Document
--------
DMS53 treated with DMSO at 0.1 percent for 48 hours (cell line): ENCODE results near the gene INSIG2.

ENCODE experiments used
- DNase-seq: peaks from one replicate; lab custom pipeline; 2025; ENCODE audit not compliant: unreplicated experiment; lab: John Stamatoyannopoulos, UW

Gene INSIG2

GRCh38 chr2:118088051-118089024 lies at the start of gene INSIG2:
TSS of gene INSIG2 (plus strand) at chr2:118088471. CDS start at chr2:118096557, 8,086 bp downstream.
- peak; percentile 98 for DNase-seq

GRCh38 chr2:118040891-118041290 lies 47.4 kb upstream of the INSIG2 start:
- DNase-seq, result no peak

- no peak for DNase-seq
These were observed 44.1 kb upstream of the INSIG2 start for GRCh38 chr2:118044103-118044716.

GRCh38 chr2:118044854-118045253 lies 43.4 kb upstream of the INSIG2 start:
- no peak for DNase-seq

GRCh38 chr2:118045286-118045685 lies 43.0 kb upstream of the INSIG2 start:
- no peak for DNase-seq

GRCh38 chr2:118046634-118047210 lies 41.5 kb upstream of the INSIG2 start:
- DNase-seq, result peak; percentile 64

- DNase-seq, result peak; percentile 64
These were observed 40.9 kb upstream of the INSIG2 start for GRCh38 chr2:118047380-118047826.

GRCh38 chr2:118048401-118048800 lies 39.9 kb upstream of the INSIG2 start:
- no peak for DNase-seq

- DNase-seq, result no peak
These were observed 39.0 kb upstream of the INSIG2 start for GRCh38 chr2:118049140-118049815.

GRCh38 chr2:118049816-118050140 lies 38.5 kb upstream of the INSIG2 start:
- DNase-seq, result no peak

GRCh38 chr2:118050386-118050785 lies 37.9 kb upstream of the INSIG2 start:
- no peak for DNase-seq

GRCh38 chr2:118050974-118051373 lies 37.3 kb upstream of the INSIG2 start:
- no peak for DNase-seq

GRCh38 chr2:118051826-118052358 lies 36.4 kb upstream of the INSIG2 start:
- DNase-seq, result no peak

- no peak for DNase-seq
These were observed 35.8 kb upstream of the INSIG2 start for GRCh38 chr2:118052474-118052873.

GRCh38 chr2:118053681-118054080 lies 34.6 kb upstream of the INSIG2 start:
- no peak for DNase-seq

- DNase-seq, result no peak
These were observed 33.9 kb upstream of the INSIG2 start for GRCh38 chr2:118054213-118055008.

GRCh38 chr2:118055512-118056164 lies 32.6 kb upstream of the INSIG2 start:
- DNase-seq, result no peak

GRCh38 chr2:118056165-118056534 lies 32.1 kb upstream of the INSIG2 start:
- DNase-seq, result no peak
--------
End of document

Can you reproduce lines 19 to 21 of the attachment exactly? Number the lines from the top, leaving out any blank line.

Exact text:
These were observed 40.9 kb upstream of the INSIG2 start for GRCh38 chr2:118047380-118047826.

GRCh38 chr2:118048401-118048800 lies 39.9 kb upstream of the INSIG2 start:
- no peak for DNase-seq